About Idiopathic Pulmonary Fibrosis
Idiopathic pulmonary fibrosis (IPF) is a progressive and severely debilitating lung disease with a high mortality rate, for which there are no approved treatments in the U.S. Research indicates that IPF affects approximately 100,000 Americans. IPF is characterized by inflammation and scarring of lung tissue and loss of lung function over time. Development of scarred tissue is called fibrosis. Over time, as the tissue thickens and stiffens with scarring, the lungs lose their ability to take in and transfer oxygen into the bloodstream, and vital organs do not get enough oxygen. As a result, individuals with IPF experience shortness of breath and often have difficulty participating in everyday physical activities.
Leading Respiratory Forward
Boehringer Ingelheim has been a leader in developing therapies for chronic obstructive pulmonary disease for more than 20 years. Treatment of airway diseases has long been a major area of focus for Boehringer Ingelheim and significant resources are dedicated to research in this field. More recently, the Company has also branched out into developing treatment options for asthma, lung cancer, idiopathic pulmonary fibrosis and other respiratory diseases.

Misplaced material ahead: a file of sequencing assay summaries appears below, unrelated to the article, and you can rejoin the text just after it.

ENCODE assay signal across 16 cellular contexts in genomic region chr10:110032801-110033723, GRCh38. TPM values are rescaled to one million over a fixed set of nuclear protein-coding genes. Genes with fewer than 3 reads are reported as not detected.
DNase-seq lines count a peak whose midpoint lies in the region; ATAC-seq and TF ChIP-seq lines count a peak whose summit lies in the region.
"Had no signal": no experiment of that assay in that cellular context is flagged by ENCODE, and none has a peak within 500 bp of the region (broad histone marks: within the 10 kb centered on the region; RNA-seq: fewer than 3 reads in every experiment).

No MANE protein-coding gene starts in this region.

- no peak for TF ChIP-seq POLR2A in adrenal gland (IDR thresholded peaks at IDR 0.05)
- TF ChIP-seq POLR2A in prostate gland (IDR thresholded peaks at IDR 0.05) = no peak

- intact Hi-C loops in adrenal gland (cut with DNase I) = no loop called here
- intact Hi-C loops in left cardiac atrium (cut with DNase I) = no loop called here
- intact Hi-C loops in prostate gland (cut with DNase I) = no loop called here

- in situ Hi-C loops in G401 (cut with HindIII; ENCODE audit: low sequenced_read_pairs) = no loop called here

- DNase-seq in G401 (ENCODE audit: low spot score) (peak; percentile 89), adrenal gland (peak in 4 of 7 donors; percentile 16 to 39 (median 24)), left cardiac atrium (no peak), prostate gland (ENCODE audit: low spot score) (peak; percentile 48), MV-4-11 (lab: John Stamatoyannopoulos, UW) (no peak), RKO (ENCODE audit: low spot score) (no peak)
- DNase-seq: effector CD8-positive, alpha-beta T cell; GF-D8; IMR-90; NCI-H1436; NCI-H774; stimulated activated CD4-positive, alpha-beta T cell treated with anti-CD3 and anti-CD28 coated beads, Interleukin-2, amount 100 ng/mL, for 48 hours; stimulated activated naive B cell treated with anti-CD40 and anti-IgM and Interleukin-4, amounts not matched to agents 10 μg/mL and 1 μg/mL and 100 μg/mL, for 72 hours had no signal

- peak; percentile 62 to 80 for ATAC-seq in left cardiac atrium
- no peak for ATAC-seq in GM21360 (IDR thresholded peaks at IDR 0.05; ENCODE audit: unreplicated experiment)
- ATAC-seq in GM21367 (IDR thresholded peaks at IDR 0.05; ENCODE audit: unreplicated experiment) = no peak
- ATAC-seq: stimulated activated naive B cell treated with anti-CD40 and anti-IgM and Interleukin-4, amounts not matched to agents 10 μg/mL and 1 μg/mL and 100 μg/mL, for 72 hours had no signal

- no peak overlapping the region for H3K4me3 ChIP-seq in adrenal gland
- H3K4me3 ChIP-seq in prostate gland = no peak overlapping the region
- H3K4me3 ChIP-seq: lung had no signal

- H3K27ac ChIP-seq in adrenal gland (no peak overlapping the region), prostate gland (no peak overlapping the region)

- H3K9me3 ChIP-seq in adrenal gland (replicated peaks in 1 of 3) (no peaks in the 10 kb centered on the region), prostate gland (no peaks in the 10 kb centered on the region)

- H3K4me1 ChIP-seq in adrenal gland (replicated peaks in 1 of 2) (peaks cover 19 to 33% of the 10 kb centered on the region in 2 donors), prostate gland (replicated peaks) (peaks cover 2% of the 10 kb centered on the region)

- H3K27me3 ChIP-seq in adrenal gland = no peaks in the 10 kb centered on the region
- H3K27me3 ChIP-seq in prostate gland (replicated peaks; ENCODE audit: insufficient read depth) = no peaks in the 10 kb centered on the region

About Boehringer Ingelheim Pharmaceuticals, Inc.
Boehringer Ingelheim Pharmaceuticals, Inc., based in Ridgefield, CT, is the largest U.S. subsidiary of Boehringer Ingelheim Corporation (Ridgefield, CT) and a member of the Boehringer Ingelheim group of companies.
The Boehringer Ingelheim group is one of the world's 20 leading pharmaceutical companies. Headquartered in Ingelheim, Germany, it operates globally with 145 affiliates and more than 42,000 employees. Since it was founded in 1885, the family-owned company has been committed to researching, developing, manufacturing and marketing novel products of high therapeutic value for human and veterinary medicine.
As a central element of its culture, Boehringer Ingelheim pledges to act socially responsible. Involvement in social projects, caring for employees and their families, and providing equal opportunities for all employees form the foundation of the global operations. Mutual cooperation and respect, as well as environmental protection and sustainability are intrinsic factors in all of Boehringer Ingelheim's endeavors.
Boehringer Ingelheim Pharmaceuticals, Inc.